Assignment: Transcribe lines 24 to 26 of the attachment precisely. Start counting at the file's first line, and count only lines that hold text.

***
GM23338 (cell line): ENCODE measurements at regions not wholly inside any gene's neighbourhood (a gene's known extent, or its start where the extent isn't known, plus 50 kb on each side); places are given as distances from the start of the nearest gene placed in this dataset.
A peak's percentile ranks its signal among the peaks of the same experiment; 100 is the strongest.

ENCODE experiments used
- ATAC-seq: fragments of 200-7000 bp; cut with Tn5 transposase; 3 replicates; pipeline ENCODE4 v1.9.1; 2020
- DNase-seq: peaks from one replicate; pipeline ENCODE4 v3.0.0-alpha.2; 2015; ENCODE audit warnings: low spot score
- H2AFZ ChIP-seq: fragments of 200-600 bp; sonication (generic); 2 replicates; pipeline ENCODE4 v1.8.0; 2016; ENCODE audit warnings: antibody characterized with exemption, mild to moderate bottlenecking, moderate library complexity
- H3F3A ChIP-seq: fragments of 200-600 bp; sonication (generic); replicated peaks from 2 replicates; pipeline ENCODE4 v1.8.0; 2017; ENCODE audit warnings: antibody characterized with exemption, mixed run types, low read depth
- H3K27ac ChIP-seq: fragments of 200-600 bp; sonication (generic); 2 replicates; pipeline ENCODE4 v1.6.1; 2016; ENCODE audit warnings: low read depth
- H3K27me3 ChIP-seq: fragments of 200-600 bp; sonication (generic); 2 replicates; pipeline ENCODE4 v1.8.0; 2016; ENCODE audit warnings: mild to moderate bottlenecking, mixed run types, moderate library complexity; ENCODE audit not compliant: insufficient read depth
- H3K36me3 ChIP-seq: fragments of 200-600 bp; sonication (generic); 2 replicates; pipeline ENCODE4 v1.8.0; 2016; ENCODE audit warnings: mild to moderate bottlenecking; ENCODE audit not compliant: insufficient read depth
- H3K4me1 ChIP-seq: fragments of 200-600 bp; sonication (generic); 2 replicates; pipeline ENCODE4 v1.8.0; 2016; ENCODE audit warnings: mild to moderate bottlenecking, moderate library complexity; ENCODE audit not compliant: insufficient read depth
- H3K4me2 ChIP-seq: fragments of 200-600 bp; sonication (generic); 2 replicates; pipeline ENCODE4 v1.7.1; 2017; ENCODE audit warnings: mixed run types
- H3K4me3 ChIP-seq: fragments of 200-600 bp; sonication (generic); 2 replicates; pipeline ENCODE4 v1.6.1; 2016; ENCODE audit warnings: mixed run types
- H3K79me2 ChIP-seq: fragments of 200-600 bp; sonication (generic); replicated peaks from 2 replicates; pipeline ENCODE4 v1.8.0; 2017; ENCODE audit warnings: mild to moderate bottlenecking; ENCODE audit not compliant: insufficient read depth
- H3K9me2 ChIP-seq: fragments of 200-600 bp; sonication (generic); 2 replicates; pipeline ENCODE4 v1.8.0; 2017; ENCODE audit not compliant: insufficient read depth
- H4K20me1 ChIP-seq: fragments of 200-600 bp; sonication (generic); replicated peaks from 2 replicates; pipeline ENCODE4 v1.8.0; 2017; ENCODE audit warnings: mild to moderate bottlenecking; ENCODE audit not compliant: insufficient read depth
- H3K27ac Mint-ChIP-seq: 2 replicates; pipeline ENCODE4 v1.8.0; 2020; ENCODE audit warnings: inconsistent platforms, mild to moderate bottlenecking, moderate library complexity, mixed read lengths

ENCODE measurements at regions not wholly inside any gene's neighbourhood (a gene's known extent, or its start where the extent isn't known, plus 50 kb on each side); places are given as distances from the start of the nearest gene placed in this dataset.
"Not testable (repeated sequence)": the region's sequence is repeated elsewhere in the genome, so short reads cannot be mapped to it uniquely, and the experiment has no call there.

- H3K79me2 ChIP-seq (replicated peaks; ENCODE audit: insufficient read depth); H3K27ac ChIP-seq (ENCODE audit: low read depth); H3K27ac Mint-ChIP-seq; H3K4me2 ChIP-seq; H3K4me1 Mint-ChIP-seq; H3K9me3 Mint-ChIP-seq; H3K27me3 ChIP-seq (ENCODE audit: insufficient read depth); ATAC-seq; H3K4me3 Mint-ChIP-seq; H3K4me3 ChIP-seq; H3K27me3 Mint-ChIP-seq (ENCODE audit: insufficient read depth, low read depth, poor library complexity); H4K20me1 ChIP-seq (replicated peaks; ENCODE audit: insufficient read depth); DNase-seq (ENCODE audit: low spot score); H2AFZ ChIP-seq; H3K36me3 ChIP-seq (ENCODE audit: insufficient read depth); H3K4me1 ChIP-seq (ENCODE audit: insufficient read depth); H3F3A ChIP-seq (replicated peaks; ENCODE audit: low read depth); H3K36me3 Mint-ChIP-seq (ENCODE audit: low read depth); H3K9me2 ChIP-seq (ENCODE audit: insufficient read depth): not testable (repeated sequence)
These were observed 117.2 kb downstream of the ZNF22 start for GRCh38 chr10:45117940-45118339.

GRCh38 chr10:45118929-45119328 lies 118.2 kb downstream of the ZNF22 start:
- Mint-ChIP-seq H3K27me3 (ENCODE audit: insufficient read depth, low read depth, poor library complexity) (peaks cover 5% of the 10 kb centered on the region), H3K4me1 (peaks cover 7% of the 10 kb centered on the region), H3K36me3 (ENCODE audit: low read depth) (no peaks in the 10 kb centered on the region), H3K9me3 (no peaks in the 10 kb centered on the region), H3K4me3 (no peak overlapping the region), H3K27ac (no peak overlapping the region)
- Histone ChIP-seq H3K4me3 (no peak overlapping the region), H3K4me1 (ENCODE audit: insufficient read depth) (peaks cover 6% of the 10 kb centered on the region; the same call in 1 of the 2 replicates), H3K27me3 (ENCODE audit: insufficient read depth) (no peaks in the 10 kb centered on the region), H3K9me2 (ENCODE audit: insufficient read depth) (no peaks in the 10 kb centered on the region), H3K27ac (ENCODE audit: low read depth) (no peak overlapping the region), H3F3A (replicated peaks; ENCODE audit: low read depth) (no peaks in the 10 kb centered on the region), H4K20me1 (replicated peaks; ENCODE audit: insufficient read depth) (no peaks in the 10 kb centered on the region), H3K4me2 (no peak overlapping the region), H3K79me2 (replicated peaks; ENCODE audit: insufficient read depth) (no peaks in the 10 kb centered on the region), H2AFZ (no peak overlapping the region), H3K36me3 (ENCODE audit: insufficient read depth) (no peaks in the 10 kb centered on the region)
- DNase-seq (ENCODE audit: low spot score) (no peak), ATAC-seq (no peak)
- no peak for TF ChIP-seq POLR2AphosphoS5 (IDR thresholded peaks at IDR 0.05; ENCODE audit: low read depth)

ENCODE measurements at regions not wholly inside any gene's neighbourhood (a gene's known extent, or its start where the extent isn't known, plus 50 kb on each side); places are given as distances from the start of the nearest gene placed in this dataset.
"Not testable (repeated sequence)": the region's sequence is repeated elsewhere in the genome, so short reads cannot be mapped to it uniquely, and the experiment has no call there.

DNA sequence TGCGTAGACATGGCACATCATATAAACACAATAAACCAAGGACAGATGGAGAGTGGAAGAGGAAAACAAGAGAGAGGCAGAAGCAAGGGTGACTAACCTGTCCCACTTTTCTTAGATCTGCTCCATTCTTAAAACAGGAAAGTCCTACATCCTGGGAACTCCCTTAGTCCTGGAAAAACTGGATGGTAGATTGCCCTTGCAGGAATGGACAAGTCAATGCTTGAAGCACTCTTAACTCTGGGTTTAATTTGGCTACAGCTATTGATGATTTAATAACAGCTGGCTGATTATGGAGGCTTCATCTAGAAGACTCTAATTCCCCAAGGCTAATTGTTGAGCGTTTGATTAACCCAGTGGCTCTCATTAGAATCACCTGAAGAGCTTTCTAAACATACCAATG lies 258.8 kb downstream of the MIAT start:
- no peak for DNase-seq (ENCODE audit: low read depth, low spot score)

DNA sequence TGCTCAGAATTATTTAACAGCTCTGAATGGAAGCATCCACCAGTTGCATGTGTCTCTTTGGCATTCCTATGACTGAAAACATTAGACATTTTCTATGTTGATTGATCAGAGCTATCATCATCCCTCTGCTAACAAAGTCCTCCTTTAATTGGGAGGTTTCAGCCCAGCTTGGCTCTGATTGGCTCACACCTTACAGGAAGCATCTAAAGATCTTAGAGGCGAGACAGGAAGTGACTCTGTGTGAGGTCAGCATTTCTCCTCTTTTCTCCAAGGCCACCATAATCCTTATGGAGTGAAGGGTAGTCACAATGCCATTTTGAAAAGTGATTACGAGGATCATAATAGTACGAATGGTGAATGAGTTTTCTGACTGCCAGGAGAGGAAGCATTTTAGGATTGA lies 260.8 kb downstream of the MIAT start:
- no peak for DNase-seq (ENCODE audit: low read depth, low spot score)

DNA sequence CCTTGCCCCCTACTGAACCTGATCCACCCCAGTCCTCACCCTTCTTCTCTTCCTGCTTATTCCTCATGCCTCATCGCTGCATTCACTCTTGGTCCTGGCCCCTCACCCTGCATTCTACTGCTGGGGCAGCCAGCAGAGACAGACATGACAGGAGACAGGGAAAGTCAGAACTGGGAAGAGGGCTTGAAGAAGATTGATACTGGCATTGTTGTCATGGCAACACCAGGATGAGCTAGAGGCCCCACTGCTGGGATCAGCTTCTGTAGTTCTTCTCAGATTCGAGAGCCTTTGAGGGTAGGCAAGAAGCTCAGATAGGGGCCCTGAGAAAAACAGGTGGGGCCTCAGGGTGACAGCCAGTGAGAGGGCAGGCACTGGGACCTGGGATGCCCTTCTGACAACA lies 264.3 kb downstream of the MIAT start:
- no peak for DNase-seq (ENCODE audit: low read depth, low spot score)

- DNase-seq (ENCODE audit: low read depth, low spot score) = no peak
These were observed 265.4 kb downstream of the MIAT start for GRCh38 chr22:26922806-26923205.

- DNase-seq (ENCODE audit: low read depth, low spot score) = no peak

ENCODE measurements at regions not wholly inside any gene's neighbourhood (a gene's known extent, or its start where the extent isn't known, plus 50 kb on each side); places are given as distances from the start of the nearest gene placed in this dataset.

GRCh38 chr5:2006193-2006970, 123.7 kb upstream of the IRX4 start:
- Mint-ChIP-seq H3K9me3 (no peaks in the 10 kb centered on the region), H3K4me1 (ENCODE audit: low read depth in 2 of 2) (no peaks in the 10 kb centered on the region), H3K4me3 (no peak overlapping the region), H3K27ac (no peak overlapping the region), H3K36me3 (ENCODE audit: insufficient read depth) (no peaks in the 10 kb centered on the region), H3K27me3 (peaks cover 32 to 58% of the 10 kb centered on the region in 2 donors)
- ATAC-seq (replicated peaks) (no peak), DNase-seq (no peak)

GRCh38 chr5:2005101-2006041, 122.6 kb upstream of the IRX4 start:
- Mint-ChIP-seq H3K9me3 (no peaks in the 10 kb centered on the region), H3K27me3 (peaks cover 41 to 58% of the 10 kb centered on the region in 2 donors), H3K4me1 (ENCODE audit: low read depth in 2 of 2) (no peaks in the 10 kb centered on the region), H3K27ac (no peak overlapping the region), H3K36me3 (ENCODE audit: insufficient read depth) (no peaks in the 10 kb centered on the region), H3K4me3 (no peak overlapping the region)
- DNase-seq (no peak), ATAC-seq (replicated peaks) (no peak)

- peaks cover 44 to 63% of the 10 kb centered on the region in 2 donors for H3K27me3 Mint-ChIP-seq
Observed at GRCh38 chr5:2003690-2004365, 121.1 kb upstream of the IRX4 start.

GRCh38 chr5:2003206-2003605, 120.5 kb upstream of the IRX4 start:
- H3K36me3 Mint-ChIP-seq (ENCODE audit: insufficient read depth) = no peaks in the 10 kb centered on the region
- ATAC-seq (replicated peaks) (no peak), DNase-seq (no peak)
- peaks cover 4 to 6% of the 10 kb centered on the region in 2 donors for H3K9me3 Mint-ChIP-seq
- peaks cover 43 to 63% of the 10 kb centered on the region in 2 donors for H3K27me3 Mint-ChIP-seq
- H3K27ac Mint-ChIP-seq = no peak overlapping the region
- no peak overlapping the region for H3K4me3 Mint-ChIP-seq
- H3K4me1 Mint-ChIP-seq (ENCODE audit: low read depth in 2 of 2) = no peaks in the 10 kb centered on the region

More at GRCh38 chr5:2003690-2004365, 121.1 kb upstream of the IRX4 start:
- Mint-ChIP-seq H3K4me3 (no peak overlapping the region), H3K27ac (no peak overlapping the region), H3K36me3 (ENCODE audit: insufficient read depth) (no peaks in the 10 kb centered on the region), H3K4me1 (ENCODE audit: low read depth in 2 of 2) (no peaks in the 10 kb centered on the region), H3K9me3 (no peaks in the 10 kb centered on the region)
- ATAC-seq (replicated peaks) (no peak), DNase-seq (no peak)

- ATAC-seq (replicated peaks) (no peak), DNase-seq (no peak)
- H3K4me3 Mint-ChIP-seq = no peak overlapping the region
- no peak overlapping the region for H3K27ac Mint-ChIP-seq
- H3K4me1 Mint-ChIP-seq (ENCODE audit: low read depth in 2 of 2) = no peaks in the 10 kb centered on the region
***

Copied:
- Histone ChIP-seq H3K4me3 (no peak overlapping the region), H3K4me1 (ENCODE audit: insufficient read depth) (peaks cover 6% of the 10 kb centered on the region; the same call in 1 of the 2 replicates), H3K27me3 (ENCODE audit: insufficient read depth) (no peaks in the 10 kb centered on the region), H3K9me2 (ENCODE audit: insufficient read depth) (no peaks in the 10 kb centered on the region), H3K27ac (ENCODE audit: low read depth) (no peak overlapping the region), H3F3A (replicated peaks; ENCODE audit: low read depth) (no peaks in the 10 kb centered on the region), H4K20me1 (replicated peaks; ENCODE audit: insufficient read depth) (no peaks in the 10 kb centered on the region), H3K4me2 (no peak overlapping the region), H3K79me2 (replicated peaks; ENCODE audit: insufficient read depth) (no peaks in the 10 kb centered on the region), H2AFZ (no peak overlapping the region), H3K36me3 (ENCODE audit: insufficient read depth) (no peaks in the 10 kb centered on the region)
- DNase-seq (ENCODE audit: low spot score) (no peak), ATAC-seq (no peak)
- no peak for TF ChIP-seq POLR2AphosphoS5 (IDR thresholded peaks at IDR 0.05; ENCODE audit: low read depth)